Tuesday, 29 April 2014

Thatching and Listowel Writers' Week 2014 programme launch


One of the many old crafts that was in danger of dying out is undergoing a bit of a revival lately, as we come to our senses and realize that, if we we don't pass on these old crafts, something very beautiful is in danger of being lost forever.

This is what Seamus Heaney wrote about his thatcher

"Bespoke for weeks, he turned up some morning

Unexpectedly, his bicycle slung

With a light ladder and a bag of knives.

He eyed the old rigging, poked at the eaves."

Adare is a beautiful village with many thatched houses giving it an olde world elegance.

I took these photos in Adare a while ago and then last week I saw the one below on Broadsheet.

Photographed in Adare by Sheila Larkin.


practitioner of this great craft is Sé O'Donoghue of Da Capo Godsmiths in Dublin. He got the job of making a replica of Brian Boru's crown for a great charity 

The crown was made from old unwanted pieces of jewelry donated to the cause by people at home and abroad. The cause is breast cancer research. Alison McCormick is a cancer survivor and was inspired to set up the project by her oncologist,the aptly named John Crown. The charity is CCRT, Cancer Clinical Research Trust.
The crown was unveiled on April 25 2014, is on display in Dublin Castle until April 26 2014  and will go on tour shortly .

There is a Listowel connection with the crown. Bernie Carmody of this parish helped out with the collection of the gold for the crown and she helped her friend Alison with the big launch in Dublin Castle


Some people at Writers' Week  2014 programme launch


Those were the days!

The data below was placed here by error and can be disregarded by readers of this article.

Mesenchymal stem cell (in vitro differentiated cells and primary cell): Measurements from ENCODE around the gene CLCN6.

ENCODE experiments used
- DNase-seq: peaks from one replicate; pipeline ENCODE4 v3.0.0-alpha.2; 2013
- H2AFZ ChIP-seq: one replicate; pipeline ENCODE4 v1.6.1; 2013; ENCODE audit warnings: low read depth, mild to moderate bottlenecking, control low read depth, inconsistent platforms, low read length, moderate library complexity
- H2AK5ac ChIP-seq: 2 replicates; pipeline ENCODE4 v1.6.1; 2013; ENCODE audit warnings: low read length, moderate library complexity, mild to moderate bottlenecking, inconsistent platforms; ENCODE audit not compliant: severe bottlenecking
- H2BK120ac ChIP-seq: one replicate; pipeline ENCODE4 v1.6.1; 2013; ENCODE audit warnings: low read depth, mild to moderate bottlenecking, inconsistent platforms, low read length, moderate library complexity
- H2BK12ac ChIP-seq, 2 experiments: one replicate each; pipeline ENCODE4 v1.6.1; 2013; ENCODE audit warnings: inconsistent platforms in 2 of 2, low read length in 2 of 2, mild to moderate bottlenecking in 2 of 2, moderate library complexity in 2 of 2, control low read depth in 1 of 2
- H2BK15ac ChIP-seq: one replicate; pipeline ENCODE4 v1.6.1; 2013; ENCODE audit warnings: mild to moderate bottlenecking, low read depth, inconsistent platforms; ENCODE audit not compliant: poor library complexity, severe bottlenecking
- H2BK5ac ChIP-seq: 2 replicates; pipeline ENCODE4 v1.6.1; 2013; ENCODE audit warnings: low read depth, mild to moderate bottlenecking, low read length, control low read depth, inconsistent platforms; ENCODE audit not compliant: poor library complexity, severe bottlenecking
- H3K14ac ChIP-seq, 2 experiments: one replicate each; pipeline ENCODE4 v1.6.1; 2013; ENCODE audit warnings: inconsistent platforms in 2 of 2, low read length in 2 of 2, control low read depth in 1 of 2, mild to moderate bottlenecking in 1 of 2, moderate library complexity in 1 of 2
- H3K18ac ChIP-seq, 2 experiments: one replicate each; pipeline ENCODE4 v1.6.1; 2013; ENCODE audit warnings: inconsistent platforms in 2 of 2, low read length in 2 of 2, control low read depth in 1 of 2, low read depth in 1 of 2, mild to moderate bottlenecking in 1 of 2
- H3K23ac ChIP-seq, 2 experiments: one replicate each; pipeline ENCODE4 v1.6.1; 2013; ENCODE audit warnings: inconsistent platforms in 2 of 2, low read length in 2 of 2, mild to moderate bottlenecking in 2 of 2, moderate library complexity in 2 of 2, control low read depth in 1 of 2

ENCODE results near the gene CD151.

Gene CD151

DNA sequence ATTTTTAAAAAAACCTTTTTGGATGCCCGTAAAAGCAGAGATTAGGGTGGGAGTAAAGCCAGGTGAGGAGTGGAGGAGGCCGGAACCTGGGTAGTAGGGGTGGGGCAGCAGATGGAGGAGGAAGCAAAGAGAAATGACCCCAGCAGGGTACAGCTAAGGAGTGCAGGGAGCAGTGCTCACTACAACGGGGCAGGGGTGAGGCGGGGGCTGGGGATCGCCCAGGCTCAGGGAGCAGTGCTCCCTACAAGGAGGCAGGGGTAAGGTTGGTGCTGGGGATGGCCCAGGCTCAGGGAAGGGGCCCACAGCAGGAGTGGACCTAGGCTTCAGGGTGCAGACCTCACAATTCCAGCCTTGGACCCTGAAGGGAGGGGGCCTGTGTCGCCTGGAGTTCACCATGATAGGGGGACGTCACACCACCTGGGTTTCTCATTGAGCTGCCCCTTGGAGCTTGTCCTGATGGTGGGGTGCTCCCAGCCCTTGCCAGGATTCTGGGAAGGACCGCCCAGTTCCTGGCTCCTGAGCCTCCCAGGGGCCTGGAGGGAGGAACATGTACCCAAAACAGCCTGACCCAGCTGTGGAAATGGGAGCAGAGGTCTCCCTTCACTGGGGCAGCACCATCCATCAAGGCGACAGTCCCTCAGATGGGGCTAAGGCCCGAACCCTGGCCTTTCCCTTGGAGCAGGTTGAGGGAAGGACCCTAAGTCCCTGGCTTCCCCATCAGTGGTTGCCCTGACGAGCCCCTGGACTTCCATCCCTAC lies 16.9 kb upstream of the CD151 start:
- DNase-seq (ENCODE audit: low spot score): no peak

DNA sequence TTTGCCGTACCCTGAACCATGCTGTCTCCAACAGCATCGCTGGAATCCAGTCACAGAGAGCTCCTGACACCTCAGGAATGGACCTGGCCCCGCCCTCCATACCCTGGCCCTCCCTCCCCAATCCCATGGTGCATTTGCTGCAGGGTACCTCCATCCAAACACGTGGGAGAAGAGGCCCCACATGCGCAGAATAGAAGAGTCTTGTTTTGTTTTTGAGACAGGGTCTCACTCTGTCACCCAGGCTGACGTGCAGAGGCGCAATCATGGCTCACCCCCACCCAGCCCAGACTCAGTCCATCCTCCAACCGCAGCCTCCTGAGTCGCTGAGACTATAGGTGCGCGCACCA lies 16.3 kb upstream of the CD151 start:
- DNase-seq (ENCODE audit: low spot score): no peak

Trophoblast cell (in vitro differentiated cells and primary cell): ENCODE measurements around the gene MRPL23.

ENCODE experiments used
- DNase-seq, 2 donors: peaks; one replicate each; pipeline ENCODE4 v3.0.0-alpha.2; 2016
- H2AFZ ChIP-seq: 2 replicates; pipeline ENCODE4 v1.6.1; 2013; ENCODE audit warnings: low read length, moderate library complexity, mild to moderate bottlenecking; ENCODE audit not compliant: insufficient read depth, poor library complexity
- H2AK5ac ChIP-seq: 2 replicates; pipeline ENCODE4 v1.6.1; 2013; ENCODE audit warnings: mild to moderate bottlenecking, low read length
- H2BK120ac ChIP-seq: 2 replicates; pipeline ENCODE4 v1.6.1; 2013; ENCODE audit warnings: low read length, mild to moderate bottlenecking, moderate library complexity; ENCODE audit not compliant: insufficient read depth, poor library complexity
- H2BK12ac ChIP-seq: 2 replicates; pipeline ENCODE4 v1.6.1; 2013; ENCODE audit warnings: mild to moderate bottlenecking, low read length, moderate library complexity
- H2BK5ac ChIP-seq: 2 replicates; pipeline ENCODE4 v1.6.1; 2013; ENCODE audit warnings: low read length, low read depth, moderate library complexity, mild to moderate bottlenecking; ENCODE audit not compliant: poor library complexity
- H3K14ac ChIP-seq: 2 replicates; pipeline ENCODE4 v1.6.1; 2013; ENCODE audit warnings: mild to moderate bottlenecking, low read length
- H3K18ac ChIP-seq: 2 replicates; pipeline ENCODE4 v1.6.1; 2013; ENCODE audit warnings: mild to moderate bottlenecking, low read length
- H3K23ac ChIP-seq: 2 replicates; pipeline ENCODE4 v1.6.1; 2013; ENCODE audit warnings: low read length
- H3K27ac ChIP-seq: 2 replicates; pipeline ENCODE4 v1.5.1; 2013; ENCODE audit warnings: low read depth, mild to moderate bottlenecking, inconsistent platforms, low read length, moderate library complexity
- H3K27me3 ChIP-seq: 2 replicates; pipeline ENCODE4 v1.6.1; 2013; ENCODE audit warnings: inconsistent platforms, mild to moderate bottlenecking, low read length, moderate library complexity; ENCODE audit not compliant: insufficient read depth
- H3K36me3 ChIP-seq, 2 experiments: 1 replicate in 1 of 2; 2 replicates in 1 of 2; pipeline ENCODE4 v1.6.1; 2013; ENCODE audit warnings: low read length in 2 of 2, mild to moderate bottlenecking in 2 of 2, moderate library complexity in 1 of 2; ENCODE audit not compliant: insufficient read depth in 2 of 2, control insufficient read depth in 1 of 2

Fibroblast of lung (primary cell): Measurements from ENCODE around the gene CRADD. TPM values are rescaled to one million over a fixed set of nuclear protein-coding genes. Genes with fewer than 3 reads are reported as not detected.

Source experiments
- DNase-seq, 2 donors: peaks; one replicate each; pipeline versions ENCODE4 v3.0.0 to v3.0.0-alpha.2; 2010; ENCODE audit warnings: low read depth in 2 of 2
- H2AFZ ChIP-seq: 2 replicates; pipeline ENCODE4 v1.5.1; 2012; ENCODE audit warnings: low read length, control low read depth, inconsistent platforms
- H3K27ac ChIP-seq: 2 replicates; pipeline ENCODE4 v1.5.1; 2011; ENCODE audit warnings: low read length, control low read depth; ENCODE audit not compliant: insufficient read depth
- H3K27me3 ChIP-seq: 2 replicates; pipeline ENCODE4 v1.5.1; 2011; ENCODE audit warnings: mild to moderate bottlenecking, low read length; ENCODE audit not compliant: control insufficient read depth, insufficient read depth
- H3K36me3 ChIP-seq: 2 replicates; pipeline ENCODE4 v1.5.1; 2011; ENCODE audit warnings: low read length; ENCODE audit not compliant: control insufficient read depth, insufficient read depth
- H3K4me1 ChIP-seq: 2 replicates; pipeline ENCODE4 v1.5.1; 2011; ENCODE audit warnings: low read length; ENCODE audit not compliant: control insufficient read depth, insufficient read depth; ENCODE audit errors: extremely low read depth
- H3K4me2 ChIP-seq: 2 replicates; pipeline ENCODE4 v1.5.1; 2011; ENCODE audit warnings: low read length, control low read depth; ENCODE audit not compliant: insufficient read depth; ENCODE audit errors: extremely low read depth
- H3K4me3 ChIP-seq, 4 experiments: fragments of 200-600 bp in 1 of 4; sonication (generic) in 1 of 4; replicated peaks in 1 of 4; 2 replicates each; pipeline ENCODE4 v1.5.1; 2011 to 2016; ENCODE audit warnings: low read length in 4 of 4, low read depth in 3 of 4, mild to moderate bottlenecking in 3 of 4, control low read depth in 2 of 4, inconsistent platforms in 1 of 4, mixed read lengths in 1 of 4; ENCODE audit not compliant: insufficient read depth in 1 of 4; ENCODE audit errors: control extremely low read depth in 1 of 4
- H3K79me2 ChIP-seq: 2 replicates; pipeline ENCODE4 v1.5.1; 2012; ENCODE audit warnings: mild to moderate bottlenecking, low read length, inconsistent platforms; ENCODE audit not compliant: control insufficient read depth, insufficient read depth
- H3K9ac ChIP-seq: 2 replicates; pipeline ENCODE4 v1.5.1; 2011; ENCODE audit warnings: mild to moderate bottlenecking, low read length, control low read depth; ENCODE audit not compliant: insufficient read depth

Aidan OMurchú found this great poster lately. 


The Old Church in Knockanure   (info from Jer. Kennelly)

The old Church in Knockanure was a ruin according to Charles Smith in 1756.
O Donovan letters 1841 describes the old Knockanure church on the hill situated about three miles east of Listowel as a well preserved ruin.

The Dominicans had a Friary nearby in Barrett's land where there is a well called friars well. The Dominicans came to Knockanure after they were banished from Tralee c1652, they left Knockanure c 1804 to take up parish duties. Among names mentioned were Fr Edmond Stack died 1781,
Fr Bartholomew Shine came to Knockanure 1791 and made PP of Brosna and died in 1827.

Knockanure was part of Listowel Parish from 1803 to 1829.

Lewis tells us that there was a thatched Chapel in Knockanure in 1837. It was replaced in 1865 by a stone and slate church. It was a plain church with a single chamber and three rows of seats and a small gallery at the back to accommodate about 12 families.
The church was entered by a small side porch. Windows in stained glass at the back of the altar were erected by the young ladies of the parish c1908. The church was sold and demolished in 1968.

The building of the present flat roofed church with glass ends in Knockanure started in 1963, it was to cost £12,000 but soon ran to over £20,000.Michael Scott and Partners were the architects, who promised a maintenance free building. It has a litany of defects since it was built costing thousands. The Church was dedicated on the 21st of April 1964.
The woodcarving of the Last Supper cost £700 in 1964 and was executed by Oisin Kelly. The Stations of the Cross in Tapestry were designed and executed by Leslie McWeeney.

In 1824 Knockanure had two schools, one attached to the Church and another run by Michael O Mahony. The National School opened in 1851 and another school now the Community Centre was built in 1874 and closed in 1966 with the opening of the present flat roofed school.

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